Also known as: Stasis syndrome and Stagnant loop syndrome
- After many operations, including subtotal gastrectomy (surgical removal of part of the stomach) and operations for extreme obesity
- As a complication of inflammatory bowel disease
Blind loop syndrome occurs when digested food slows or stops moving through part of the intestines. This causes an overgrowth of bacteria in the intestines. It also leads to problems absorbing nutrients.
The name of this condition refers to the "blind loop" formed by part of the intestine that is bypassed. This blockage does not allow digested food to flow normally through the intestinal tract.
The substances needed to digest fats (called bile salts) do not work as they should when a section of the intestine is affected by blind loop syndrome. This prevents fat and fat-soluble vitamins from being absorbed into the body. It also leads to fatty stools. Vitamin B12 deficiency may occur because the extra bacteria that form in the blind loop use up this vitamin.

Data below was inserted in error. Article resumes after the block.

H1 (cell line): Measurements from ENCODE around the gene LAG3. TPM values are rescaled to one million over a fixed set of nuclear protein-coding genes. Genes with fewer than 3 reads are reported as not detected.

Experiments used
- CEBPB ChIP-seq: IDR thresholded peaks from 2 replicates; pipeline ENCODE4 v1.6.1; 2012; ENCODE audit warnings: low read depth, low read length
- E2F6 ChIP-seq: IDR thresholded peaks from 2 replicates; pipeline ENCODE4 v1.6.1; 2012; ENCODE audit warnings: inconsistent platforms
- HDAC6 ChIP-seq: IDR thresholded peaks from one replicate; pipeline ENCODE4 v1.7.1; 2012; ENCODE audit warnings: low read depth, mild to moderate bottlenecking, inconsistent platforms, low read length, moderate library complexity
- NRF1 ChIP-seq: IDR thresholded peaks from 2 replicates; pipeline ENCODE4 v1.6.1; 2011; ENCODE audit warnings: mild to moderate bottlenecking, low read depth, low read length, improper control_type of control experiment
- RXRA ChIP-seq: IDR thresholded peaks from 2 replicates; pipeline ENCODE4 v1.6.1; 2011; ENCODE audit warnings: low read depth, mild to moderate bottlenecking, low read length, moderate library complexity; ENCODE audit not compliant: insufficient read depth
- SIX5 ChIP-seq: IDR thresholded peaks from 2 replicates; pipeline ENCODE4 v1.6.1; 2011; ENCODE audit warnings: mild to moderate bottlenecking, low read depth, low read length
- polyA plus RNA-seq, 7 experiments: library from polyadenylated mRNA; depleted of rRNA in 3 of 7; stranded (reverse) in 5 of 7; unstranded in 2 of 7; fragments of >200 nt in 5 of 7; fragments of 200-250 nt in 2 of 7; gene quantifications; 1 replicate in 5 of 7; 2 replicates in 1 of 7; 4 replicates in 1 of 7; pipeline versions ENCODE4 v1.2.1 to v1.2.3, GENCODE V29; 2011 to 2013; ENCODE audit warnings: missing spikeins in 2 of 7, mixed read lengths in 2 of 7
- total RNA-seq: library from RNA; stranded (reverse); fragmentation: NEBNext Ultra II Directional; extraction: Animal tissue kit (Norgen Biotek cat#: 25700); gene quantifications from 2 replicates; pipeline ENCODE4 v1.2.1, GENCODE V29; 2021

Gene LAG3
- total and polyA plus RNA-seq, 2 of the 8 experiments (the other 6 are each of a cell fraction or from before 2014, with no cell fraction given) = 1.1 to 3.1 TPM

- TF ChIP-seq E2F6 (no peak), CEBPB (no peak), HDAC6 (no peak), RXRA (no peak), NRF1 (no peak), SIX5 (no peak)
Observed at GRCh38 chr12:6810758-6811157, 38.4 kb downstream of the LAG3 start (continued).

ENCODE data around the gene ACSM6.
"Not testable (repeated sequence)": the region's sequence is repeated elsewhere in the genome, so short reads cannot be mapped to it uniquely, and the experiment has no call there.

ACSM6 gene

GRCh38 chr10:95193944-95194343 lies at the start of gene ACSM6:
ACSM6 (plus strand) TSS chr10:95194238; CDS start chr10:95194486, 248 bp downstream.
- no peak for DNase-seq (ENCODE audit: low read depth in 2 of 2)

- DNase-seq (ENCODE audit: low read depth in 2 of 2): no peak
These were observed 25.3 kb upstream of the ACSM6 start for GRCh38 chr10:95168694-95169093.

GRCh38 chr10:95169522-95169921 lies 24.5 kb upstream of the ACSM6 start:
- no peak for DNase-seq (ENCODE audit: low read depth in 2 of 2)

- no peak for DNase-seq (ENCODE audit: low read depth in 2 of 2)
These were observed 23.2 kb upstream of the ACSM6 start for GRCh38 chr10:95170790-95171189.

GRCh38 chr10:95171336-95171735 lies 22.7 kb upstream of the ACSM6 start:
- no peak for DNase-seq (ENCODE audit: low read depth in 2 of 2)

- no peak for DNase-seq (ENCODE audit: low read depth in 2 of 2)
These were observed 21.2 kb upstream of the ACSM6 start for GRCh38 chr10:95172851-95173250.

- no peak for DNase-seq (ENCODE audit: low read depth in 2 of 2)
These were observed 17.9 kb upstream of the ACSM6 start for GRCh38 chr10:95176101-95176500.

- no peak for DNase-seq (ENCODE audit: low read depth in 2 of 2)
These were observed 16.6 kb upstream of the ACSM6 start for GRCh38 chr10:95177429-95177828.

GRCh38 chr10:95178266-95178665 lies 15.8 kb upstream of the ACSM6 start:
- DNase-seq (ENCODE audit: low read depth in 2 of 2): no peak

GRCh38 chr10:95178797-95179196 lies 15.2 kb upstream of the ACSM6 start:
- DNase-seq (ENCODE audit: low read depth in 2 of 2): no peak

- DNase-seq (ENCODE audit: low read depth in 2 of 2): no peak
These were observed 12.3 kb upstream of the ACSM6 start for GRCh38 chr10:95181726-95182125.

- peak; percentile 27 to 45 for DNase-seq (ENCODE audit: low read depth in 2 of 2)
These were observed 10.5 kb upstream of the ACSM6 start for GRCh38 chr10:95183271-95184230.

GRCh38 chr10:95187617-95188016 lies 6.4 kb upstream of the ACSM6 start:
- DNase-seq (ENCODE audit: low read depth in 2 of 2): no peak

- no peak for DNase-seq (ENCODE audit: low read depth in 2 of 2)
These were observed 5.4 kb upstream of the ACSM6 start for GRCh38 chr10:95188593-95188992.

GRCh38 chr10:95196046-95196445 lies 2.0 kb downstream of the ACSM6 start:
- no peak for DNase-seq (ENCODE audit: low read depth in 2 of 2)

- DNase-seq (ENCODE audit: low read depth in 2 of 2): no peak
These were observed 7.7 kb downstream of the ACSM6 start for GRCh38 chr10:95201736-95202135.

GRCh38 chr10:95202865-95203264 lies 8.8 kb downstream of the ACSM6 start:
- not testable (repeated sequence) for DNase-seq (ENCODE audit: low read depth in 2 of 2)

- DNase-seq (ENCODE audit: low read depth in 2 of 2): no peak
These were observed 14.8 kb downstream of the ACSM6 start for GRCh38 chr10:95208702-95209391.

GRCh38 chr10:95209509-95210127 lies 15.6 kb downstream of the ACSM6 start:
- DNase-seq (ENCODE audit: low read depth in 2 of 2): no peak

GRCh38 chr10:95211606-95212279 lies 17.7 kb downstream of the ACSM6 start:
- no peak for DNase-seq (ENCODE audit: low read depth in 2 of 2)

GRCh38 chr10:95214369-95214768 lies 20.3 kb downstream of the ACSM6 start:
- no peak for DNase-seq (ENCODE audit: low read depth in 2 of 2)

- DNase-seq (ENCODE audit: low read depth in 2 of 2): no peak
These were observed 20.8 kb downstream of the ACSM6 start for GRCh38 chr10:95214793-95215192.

Blind loop syndrome is a complication that occurs:
Exams and Tests
During a physical exam, the health care provider may notice a mass in, or swelling of, the abdomen. Possible tests include:
Treatment most often starts with antibiotics for the excess bacteria growth, along with vitamin B12 supplements. If antibiotics are not effective, surgery may be needed to help food flow through the intestines.
Many people get better with antibiotics. If surgical repair is needed, the outcome is often very good.
Complications may include:
When to Contact a Medical Professional
Call your provider if you have symptoms of blind loop syndrome.
Semrad CE. Approach to the patient with diarrhea and malabsorption. In: Goldman L, Schafer AI, eds. Goldman's Cecil Medicine. 25th ed. Philadelphia, PA: Elsevier Saunders; 2016:chap 140.
- Review date:
- December 07, 2016
- Reviewed by:
- Subodh K. Lal, MD, gastroenterologist with Gastrointestinal Specialists of Georgia, Austell, GA. Review provided by VeriMed Healthcare Network. Also reviewed by David Zieve, MD, MHA, Isla Ogilvie, PhD, and the A.D.A.M. Editorial team.
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